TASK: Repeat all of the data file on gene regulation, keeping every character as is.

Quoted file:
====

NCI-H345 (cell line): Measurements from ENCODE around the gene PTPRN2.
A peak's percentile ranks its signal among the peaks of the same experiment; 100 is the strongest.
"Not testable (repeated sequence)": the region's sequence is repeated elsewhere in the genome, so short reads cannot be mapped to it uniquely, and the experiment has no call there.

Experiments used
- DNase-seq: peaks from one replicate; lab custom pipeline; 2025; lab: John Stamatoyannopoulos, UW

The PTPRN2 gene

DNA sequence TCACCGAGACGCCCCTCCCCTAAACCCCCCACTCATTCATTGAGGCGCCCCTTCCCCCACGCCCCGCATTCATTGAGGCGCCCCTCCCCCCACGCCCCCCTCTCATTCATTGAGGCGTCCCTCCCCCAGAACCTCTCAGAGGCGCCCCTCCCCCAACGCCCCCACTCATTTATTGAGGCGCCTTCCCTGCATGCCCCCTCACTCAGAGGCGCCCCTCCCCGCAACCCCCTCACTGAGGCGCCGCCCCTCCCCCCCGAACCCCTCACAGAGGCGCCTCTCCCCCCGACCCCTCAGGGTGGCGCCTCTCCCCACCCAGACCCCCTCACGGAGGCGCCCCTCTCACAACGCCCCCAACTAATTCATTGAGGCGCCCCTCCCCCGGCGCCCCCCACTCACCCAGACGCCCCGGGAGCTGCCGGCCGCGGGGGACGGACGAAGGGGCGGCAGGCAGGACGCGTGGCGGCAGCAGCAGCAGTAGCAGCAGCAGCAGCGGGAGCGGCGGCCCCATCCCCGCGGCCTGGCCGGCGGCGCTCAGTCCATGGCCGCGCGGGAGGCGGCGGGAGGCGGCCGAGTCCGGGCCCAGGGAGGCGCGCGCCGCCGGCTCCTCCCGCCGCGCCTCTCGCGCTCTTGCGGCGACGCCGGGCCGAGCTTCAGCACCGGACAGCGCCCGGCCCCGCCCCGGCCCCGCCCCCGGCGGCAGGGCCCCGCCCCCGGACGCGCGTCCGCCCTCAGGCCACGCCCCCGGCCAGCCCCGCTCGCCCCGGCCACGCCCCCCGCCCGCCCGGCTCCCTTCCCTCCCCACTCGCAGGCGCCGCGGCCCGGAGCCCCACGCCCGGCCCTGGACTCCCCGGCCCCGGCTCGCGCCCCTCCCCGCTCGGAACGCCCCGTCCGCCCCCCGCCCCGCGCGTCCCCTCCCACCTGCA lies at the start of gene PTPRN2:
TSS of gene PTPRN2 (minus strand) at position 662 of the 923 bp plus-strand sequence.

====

NCI-H345 (cell line): Measurements from ENCODE around the gene PTPRN2.
A peak's percentile ranks its signal among the peaks of the same experiment; 100 is the strongest.
"Not testable (repeated sequence)": the region's sequence is repeated elsewhere in the genome, so short reads cannot be mapped to it uniquely, and the experiment has no call there.

Experiments used
- DNase-seq: peaks from one replicate; lab custom pipeline; 2025; lab: John Stamatoyannopoulos, UW

The PTPRN2 gene

DNA sequence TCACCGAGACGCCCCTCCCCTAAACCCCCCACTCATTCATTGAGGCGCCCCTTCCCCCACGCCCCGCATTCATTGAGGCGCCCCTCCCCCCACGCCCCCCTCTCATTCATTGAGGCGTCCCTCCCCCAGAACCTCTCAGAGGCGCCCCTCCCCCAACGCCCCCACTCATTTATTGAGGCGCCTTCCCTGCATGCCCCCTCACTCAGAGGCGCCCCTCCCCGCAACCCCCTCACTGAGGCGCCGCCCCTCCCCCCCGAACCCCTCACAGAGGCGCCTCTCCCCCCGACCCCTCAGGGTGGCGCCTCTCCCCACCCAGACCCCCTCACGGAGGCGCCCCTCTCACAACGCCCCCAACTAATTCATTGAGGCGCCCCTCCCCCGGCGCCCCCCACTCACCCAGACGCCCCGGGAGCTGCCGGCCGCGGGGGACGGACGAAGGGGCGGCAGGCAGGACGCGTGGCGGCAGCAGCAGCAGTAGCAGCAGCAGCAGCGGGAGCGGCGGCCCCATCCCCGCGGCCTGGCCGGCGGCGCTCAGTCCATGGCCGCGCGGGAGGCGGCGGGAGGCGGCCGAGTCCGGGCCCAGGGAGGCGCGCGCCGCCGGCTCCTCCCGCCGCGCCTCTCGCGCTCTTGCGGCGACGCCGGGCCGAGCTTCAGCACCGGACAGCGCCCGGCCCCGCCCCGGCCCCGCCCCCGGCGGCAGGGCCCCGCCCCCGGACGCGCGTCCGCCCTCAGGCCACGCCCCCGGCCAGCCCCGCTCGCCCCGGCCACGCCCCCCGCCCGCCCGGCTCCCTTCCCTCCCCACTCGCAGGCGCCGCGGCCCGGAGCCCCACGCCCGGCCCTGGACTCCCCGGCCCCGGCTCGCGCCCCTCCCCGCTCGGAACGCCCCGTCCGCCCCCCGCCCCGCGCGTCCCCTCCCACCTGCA lies at the start of gene PTPRN2:
TSS of gene PTPRN2 (minus strand) at position 662 of the 923 bp plus-strand sequence.